Modelling and simulating intra-cellular signalling systems in response to pathogen invasions by semantic networks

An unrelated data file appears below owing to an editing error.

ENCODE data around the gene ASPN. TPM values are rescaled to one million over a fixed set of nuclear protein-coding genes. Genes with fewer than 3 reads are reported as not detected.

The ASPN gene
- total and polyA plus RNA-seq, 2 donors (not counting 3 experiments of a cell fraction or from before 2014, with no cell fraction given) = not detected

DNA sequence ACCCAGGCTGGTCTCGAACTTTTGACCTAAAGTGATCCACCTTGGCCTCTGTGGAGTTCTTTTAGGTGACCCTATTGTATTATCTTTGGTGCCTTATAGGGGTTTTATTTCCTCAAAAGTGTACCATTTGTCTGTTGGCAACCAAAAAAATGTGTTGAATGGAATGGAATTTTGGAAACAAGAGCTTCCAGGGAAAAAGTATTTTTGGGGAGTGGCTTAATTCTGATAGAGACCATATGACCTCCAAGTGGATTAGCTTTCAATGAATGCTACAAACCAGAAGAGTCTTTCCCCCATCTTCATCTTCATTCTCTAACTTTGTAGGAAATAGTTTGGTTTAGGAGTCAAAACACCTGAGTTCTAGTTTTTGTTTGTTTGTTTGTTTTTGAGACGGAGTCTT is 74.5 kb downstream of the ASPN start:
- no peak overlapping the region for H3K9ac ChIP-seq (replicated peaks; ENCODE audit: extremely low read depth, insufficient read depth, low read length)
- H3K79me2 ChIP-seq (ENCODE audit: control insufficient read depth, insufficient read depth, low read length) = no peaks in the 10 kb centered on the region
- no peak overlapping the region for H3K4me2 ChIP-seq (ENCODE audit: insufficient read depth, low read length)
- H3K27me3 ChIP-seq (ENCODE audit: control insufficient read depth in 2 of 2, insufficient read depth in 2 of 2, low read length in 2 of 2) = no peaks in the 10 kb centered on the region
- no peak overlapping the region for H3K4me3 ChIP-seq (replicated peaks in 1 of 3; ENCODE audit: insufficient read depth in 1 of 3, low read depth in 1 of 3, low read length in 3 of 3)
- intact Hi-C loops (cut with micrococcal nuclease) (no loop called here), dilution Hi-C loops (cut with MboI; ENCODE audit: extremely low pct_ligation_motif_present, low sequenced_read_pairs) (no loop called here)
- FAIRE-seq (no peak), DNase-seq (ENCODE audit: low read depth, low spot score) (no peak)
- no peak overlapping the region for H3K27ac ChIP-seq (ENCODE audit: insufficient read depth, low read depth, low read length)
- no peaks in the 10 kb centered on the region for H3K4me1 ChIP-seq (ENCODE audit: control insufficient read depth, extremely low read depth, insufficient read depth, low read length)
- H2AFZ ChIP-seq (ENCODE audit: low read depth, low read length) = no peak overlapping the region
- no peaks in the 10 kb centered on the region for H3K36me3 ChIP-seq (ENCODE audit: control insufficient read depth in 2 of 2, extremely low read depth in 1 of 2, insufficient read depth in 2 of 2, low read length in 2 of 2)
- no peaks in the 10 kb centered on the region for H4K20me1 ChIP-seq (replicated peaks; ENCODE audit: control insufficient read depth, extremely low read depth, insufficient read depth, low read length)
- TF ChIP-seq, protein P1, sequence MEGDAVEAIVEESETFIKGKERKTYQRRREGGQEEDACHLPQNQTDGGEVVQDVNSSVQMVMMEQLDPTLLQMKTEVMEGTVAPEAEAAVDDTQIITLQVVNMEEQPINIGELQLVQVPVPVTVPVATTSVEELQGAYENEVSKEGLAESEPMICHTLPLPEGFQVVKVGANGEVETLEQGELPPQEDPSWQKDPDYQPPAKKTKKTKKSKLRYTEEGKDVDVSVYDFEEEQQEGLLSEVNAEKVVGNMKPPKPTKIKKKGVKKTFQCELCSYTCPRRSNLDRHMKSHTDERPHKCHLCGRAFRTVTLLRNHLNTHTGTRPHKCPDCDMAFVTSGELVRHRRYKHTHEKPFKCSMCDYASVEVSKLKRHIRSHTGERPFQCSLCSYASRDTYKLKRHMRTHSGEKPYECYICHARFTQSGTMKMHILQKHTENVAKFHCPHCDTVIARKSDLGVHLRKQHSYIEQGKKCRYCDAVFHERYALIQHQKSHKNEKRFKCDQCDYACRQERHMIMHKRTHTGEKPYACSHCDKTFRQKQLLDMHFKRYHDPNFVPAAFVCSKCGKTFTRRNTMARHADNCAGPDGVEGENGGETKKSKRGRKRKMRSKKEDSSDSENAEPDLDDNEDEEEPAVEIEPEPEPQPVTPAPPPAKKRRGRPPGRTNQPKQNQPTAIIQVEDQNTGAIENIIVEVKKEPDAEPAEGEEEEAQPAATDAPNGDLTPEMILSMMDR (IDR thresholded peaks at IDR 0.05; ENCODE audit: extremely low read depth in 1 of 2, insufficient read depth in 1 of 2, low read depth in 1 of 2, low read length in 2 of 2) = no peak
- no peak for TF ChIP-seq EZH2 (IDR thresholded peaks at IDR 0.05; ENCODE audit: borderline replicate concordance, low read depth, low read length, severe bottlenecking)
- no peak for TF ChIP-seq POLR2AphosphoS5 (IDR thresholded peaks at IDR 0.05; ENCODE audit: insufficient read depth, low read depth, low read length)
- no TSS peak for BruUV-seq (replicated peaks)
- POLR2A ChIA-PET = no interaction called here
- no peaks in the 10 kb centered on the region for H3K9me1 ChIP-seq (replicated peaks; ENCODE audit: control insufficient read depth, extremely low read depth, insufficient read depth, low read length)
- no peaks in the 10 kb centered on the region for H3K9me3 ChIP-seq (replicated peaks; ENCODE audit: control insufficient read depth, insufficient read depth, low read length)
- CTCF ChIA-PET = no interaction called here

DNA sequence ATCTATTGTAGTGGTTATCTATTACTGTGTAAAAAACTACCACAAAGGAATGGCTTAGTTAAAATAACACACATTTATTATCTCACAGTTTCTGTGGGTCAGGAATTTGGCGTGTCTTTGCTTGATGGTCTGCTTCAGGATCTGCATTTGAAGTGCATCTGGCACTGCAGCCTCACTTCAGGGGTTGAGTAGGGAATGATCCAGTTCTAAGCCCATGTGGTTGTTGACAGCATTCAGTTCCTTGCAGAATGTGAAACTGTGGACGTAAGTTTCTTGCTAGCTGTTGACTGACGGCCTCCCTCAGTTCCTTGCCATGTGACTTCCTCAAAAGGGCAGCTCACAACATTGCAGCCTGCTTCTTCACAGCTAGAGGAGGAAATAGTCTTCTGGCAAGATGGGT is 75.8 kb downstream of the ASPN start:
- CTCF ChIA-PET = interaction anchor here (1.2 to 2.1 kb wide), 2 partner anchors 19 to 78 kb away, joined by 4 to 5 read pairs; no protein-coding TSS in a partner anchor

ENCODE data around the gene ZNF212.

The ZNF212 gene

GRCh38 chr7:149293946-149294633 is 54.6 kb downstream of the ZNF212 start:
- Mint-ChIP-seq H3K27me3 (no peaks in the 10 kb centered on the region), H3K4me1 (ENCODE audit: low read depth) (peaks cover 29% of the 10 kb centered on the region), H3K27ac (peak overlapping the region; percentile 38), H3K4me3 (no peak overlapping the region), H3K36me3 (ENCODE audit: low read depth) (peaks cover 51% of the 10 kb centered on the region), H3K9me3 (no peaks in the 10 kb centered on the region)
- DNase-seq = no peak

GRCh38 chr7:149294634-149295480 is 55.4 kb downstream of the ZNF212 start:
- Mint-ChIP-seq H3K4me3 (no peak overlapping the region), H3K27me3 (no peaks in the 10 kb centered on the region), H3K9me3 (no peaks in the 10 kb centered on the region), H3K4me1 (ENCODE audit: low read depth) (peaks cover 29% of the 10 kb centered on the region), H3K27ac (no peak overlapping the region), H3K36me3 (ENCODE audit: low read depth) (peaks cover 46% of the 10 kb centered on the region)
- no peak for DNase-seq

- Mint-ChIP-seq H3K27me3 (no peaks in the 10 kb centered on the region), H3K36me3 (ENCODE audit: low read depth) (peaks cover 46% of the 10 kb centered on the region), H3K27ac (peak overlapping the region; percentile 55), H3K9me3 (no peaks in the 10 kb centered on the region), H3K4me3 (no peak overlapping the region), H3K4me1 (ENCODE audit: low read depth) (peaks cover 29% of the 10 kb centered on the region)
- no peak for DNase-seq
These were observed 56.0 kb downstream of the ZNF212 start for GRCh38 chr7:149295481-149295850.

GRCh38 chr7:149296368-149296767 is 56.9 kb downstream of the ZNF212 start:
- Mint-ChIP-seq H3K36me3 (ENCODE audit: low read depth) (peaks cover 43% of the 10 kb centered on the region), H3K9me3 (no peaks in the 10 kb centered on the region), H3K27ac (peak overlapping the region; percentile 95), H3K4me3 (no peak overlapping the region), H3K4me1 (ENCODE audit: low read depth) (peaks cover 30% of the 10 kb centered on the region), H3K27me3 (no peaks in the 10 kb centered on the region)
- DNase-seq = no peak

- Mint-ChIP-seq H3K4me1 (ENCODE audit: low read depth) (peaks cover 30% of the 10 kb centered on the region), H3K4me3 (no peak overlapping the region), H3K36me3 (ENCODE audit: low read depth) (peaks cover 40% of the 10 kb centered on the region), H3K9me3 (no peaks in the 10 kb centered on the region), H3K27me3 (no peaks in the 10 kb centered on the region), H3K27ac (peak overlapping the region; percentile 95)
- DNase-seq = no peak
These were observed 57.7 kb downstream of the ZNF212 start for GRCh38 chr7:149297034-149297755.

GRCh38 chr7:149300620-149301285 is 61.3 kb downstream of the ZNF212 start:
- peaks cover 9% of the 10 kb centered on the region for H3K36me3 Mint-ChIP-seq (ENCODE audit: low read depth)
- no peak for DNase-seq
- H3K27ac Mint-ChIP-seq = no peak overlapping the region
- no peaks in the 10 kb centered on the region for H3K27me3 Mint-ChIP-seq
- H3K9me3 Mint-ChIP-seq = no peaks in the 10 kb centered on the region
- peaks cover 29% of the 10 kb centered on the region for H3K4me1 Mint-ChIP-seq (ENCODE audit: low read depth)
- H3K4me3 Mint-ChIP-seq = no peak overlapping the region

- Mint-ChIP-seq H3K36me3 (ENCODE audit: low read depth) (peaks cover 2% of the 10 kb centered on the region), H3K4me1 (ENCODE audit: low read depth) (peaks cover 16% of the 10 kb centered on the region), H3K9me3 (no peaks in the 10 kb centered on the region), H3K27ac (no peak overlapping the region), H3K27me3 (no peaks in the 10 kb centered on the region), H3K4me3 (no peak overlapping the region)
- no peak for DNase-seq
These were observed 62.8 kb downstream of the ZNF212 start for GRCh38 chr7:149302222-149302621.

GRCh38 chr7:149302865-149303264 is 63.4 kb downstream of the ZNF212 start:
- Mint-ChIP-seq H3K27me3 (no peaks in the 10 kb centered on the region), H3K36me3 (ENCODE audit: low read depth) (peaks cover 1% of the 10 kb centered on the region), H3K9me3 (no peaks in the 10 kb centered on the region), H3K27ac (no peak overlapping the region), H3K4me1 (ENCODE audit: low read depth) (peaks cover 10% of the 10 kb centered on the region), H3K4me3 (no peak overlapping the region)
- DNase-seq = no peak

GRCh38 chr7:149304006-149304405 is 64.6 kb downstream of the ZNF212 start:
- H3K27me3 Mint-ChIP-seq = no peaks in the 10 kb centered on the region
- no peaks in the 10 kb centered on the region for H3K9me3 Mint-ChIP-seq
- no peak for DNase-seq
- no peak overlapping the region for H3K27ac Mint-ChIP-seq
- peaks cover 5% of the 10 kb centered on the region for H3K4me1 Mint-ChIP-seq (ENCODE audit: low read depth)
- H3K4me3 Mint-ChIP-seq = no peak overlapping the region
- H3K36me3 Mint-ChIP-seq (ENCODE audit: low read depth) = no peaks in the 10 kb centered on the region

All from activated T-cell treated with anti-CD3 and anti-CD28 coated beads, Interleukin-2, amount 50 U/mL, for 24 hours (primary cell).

Organisms that cause disease use various strategies to create infection. Bacteria such as Mycobacterium tuberculosis invade cells in the human immune system. These bacteria manipulate the internal machinery of a host cell to enter and survive inside the cell. A cell contains many different types of molecules that interact in complex ways to control cell behaviours. Michael Hsing is studying these interactions to understand how bacterial invasions occur. He is using a computer method, called the semantic network, to simulate molecular interactions and cellular behaviours during bacterial invasions. The research could enable researchers to predict how cells respond in different situations, potentially leading to development of drugs to prevent and treat bacterial infections.